Friday Arts Diary

Our cultural picks for the week ahead.


Made in Britain: Warp Films at 10, British Film Institute, London, 19-30 April
April features a BFI celebration of 10 years of contemporary British cinema from a company behind several iconic stories. Continuing an annual exploration of British Cinema, last year centered on female directors, this time the focus is on the productions of Warp Films. Founded in 2001 the company has produced among others This is England and Dead Man’s Shoes. There will also be a Film Masterclass available for the aspiring cinematographers.



Petrenko conducts in Warwick, Warwick Arts Centre, Coventry CV4 7AL, 24 April
Conductor Vasily Petrenko and Nikolai Lugansky on piano present an all-Russian evening with Tchaikovsky's First, Liadov’s Enchanted Lake and Prokofiev’s Fifth. Among the most respected piano concertos these pieces have been described as virtuoso Cossack-rides and fairytales of reality escape. Petrenko is the Chief Conductor of the Royal Liverpool Philharmonic Orchestra and Lugansky won the 2011 BBC Music Magazine Awards in the Chamber Music category.



The day I swapped my dad for two goldfish, Beacon Arts Centre, Greenock PA15 1HJ, 25 – 27 April
Neil Gaiman and Dave McKean have had another picture book turned theatre with The Day I Swapped My Dad For Two Goldfish. Following the success of The Wolves in the Walls in 2006 the play explores what happens when a spur of the moment decision turns bad and snowsballs out of control. Appropriate for anyone aged 6 or up. Created and directed by Lu Kemp and Abigail Docherty and written by Oliver Emanuel.


The Wright Way, BBC1, Starts 23 April
A new sitcom by Ben Elton, The Wright Way stars David Haig as Gerald Wright from Baselricky Council Health & Safety Department. He tries in vain to manage his hopeless team and avoid causing the catastrophes they are meant to prevent. A biting look on bureaucracy and office incompetence from the man responsible for the Blackadder series and The Young Ones. Also starring Mina Anwar, Kacey Ainsworth, Joanne Matthews, and Robert Daws.



The Dairy Art Centre, London WC1N 1PG, opens 24 April
Former-milk-depot-turned-art-gallery The Dairy will host its inaugural exhibition of avant-garde pop culture mix from Swiss artist John Armleder. His art is described as “a celebration of reality in its everyday and most commonplace manifestations.” Not-for-profit and free for all the 12,500 sq ft centre will feature the projects chosen by collectors Frank Cohen and Nicolai Frahm. Having worked together for over 15 years the couple and collaborated and collected with many of the most prolific artists, they have called the dairy a “kunsthalle”, a space where the artworld and the public can come together.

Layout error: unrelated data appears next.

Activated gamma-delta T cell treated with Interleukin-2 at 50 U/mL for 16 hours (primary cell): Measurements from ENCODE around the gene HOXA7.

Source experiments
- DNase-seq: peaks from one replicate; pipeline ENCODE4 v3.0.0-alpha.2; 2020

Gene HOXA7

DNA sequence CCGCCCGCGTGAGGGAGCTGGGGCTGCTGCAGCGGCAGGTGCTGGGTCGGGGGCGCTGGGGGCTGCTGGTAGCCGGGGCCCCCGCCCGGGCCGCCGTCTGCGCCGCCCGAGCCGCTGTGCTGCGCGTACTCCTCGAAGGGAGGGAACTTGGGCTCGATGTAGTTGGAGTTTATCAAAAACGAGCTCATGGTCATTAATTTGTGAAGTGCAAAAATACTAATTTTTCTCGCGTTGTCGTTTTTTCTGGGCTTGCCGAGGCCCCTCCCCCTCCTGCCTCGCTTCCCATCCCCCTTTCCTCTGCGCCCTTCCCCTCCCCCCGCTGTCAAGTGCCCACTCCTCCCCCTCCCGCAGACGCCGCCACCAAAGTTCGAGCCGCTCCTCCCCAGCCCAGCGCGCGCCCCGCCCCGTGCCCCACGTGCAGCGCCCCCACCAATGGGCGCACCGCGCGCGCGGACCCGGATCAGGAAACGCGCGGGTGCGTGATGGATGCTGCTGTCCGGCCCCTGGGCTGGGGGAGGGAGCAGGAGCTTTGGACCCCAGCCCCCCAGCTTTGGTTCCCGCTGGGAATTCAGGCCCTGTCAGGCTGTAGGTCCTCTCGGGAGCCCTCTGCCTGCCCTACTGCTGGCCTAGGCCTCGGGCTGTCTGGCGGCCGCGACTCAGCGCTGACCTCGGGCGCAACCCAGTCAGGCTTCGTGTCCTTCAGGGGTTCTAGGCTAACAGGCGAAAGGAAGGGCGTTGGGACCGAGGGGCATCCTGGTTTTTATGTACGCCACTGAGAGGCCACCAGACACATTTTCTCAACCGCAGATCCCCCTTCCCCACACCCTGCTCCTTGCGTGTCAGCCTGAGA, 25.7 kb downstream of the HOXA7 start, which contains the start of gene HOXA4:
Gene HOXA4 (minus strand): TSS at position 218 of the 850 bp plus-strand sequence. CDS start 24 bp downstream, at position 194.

A new play based on one of Neil Gaiman's books will premiere in Scotland. Photo: Darryl James/Getty Images
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SRSLY #13: Take Two

On the pop culture podcast this week, we discuss Michael Fassbender’s Macbeth, the recent BBC adaptations of Lady Chatterley’s Lover and Cider with Rosie, and reminisce about teen movie Shakespeare retelling She’s the Man.

This is SRSLY, the pop culture podcast from the New Statesman. Here, you can find links to all the things we talk about in the show as well as a bit more detail about who we are and where else you can find us online.

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SRSLY is hosted by Caroline Crampton and Anna Leszkiewicz, the NS’s web editor and editorial assistant. We’re on Twitter as @c_crampton and @annaleszkie, where between us we post a heady mixture of Serious Journalism, excellent gifs and regularly ask questions J K Rowling needs to answer.

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The Links

On Macbeth

Ryan Gilbey’s review of Macbeth.

The trailer for the film.

The details about the 2005 Macbeth from the BBC’s Shakespeare Retold series.


On Lady Chatterley’s Lover and Cider with Rosie

Rachel Cooke’s review of Lady Chatterley’s Lover.

Sarah Hughes on Cider with Rosie, and the BBC’s attempt to create “heritage television for the Downton Abbey age”.


On She’s the Man (and other teen movie Shakespeare retellings)

The trailer for She’s the Man.

The 27 best moments from the film.

Bim Adewunmi’s great piece remembering 10 Things I Hate About You.


Next week:

Anna is reading Lolly Willowes by Sylvia Townsend Warner.


Your questions:

We loved talking about your recommendations and feedback this week. If you have thoughts you want to share on anything we've discussed, or questions you want to ask us, please email us on srslypod[at], or @ us on Twitter @srslypod, or get in touch via tumblr here. We also have Facebook now.



The music featured this week, in order of appearance, is:


Our theme music is “Guatemala - Panama March” (by Heftone Banjo Orchestra), licensed under Creative Commons. 



See you next week!

PS If you missed #12, check it out here.

Caroline Crampton is web editor of the New Statesman.

Anna Leszkiewicz is the New Statesman's editorial assistant.